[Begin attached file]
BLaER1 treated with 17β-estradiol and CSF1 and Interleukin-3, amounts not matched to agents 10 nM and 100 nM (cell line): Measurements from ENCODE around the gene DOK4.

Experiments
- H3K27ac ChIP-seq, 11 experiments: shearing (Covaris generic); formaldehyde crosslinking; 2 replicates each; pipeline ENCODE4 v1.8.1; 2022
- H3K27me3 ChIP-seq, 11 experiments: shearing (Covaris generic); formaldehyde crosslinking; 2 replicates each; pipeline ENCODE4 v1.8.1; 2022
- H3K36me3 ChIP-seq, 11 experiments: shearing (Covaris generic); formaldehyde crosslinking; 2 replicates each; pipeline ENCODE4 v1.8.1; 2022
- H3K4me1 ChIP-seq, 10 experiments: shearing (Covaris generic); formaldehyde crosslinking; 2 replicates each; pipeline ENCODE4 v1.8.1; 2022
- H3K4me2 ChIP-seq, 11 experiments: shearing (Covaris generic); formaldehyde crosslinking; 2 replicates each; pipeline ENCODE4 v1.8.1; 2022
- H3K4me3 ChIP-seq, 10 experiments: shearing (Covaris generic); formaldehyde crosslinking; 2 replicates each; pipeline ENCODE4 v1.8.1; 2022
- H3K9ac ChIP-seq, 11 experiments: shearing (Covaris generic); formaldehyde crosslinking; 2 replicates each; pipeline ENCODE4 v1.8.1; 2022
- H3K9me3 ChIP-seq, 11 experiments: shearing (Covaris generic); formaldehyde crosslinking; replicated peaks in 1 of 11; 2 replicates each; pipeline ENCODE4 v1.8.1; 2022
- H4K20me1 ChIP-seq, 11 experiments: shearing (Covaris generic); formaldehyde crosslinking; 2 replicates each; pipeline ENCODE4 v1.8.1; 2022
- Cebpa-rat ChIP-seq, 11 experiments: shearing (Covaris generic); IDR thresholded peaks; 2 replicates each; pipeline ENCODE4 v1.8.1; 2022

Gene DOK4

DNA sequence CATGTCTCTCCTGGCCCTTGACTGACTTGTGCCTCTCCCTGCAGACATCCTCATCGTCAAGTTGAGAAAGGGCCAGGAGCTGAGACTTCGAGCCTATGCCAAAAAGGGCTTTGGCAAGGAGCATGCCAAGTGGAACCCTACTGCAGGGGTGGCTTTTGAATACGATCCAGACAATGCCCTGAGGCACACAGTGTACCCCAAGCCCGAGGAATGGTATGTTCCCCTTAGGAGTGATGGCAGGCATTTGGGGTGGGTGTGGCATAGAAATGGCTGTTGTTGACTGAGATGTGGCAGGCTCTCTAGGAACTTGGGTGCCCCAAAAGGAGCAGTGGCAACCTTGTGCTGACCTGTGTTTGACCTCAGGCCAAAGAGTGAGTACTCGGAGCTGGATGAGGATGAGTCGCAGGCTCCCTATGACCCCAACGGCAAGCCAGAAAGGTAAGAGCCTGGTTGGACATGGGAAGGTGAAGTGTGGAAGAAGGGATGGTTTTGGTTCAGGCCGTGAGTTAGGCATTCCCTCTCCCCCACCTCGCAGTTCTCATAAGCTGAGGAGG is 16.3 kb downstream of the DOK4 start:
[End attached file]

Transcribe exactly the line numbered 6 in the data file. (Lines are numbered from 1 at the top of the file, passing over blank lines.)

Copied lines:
- H3K4me1 ChIP-seq, 10 experiments: shearing (Covaris generic); formaldehyde crosslinking; 2 replicates each; pipeline ENCODE4 v1.8.1; 2022